At the end of this month, it will be thirty years since the birth of IRC, one of the first chat systems with which many of us took our first steps on the Internet. It is an extremely simple communication protocol, based solely on text, and without many of the options that we see today in more advanced applications.
But despite its limitations, it had a special charm that the vast majority of today’s applications lack, which is why those of us who lived its golden age continue to remember very well of what it was like. So here are five reasons why many of us miss IRC.
But before I start I want to clarify that if we miss IRC it is not because it has disappeared, in fact it is still a widely used protocol in some areas, although it is not as popular as it was a few decades ago. In addition, users at that time had a slightly different mentality, and that is another of the things that are missed from that time.
Faster and easier communication
One of the things I miss the most about IRC was its simplicity and the speed at which it worked. Nowadays, any chat or communication application implements a large number of options and accessories, so that to be able to use them you need a fairly decent computer in power.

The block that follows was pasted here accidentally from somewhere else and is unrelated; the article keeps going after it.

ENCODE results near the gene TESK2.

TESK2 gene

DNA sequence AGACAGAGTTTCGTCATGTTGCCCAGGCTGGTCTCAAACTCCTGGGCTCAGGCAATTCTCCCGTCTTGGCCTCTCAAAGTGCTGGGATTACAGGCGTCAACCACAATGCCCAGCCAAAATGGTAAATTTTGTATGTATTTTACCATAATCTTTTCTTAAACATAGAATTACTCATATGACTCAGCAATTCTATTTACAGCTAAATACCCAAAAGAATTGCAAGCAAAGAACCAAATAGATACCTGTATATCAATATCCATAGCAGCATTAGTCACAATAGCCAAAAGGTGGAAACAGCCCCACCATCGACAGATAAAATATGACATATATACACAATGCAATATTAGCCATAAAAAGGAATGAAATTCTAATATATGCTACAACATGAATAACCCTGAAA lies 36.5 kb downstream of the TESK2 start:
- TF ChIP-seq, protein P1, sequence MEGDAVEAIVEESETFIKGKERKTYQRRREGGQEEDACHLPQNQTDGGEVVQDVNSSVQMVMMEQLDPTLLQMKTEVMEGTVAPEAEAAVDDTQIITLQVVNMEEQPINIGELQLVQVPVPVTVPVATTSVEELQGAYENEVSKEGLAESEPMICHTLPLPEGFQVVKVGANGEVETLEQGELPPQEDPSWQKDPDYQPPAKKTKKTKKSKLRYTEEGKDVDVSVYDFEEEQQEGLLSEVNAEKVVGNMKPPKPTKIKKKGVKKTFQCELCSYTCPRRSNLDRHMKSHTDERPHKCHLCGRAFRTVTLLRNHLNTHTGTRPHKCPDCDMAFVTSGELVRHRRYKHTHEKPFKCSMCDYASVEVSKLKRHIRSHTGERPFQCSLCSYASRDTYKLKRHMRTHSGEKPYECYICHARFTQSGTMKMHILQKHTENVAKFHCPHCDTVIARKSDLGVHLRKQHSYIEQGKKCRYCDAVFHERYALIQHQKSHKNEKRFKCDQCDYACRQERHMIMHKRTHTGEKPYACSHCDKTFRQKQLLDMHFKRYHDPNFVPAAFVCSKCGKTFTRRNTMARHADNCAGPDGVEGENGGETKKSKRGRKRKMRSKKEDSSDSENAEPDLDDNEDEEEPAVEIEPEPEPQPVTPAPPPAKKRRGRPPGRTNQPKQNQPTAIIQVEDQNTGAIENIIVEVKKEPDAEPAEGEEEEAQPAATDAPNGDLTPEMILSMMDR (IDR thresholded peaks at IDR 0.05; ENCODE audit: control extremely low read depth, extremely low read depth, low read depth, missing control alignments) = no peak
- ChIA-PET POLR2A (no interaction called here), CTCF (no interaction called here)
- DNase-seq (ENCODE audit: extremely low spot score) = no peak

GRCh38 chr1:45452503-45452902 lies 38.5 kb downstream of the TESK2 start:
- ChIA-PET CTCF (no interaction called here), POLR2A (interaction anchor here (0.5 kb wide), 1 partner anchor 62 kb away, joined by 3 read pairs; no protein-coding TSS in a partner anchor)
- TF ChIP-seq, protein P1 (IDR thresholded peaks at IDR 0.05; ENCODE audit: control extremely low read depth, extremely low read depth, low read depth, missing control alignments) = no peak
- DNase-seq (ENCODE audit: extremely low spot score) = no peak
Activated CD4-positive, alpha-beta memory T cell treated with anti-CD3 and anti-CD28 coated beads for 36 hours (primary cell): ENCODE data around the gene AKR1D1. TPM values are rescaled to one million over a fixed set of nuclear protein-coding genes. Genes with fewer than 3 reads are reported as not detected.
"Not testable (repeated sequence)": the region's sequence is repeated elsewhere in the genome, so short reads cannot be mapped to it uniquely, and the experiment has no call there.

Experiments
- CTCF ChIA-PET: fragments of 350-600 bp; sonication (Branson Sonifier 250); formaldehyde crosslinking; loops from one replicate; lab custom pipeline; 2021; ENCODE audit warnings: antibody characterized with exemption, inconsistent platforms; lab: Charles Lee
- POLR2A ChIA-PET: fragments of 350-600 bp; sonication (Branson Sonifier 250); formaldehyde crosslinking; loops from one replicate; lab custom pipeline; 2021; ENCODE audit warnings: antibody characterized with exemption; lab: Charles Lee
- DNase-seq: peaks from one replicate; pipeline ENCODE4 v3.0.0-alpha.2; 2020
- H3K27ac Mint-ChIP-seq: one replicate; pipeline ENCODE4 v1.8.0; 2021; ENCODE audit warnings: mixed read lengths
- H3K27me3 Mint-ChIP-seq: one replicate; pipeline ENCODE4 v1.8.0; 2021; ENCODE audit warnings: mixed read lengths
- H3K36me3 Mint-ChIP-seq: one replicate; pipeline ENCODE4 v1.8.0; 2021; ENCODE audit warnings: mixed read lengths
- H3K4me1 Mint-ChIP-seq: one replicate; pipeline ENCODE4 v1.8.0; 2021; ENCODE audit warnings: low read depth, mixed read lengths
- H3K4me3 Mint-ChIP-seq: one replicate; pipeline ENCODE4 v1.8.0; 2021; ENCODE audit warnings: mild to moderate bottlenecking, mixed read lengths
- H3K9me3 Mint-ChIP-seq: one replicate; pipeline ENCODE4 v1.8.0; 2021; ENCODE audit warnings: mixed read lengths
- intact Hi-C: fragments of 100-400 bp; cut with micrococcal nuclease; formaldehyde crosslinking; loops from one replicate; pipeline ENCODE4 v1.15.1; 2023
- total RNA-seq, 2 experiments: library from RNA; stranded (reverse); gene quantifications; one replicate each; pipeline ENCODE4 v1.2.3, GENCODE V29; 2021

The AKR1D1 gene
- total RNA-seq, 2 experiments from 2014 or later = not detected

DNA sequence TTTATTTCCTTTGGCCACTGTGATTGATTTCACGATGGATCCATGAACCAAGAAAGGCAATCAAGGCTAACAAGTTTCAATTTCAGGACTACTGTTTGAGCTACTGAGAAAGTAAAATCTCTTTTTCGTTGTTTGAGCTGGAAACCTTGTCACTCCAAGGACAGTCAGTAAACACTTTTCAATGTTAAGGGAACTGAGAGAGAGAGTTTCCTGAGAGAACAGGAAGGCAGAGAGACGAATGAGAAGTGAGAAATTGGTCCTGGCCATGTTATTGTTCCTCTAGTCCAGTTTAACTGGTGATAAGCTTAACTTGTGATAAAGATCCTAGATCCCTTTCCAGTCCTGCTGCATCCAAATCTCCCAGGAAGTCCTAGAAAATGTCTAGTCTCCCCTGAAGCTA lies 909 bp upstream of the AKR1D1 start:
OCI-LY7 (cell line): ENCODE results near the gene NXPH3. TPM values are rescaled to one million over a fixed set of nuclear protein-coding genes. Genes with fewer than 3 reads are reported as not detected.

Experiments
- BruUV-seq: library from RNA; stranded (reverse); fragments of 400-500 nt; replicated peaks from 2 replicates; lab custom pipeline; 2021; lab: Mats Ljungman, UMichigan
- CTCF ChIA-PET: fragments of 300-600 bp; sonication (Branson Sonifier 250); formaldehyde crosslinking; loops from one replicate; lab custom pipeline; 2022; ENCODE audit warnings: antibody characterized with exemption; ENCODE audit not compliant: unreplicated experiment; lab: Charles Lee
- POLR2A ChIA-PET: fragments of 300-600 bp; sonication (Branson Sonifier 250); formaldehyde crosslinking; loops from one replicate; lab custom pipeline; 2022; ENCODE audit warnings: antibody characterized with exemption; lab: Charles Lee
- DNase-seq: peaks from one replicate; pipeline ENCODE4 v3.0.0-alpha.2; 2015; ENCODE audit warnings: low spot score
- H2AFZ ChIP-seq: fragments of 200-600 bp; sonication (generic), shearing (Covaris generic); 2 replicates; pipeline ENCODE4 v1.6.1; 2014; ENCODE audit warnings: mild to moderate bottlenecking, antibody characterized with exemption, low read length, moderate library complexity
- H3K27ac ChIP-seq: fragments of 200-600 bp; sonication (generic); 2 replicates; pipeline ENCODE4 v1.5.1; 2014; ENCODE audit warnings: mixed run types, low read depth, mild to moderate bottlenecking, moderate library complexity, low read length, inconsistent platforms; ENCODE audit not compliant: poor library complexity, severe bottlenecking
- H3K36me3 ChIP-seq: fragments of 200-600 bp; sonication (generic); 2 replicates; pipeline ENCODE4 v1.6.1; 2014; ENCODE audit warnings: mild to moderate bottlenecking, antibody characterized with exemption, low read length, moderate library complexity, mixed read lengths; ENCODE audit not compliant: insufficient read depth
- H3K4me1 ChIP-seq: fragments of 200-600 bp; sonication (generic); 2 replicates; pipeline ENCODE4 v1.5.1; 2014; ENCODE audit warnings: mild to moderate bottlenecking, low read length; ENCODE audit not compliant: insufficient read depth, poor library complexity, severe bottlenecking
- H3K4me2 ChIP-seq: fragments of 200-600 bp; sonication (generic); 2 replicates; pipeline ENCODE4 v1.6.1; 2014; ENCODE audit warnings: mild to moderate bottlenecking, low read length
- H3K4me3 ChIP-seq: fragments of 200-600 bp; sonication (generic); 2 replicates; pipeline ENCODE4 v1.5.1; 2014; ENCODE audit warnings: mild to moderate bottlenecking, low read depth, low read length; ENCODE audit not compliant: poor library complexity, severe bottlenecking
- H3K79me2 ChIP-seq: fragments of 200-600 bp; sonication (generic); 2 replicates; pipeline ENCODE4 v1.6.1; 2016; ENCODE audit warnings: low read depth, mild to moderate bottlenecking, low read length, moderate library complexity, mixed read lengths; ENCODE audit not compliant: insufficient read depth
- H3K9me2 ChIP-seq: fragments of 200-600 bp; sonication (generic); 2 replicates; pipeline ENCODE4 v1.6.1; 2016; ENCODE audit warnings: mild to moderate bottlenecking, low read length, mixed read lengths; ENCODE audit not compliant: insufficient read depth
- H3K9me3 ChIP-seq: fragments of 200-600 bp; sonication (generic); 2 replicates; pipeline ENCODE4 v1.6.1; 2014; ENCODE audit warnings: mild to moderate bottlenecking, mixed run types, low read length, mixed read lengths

But IRC didn’t need big specs, and it worked almost flawlessly on virtually any computer. There could be some differences depending on the scripts you used, which served to give different aspects to the base application, but as happens today with GNU / Linux you had a large number of them at your disposal with different options and minimum requirements.
Despite that, from time to time I do you could have problems with lag due to the connection you have at home. In fact, there were certain attacks that would be unthinkable today, such as flood, in which a person with an ADSL connection began to write several lines per second until they saturated the other lines and caused their connections to fall. And those were the epic battles that you could sometimes find yourself in some chats.
You didn’t always need to sign up
Some IRC networks such as IRC Terra did not ask you to register or give any personal information to be able to use it. You simply wrote the name of the users you wanted to use and entered, which saved you a lot of time when you used it for the first time.
Some other IRC networks did offer you the possibility of register in exchange for reserving a username, although they also used to allow you to enter without registering. Of course, if you did, you exposed yourself to someone who entered before you on a certain day could occupy your name, something that was sometimes done on purpose to impersonate other people.
The emojis were your imagination
As we said at the beginning, IRC was a plain text chat, and in the best of cases you could find a script or application capable of translating some color codes. But otherwise there were neither emojis nor emoticons, so we all had to throw a little imagination when expressing ourselves.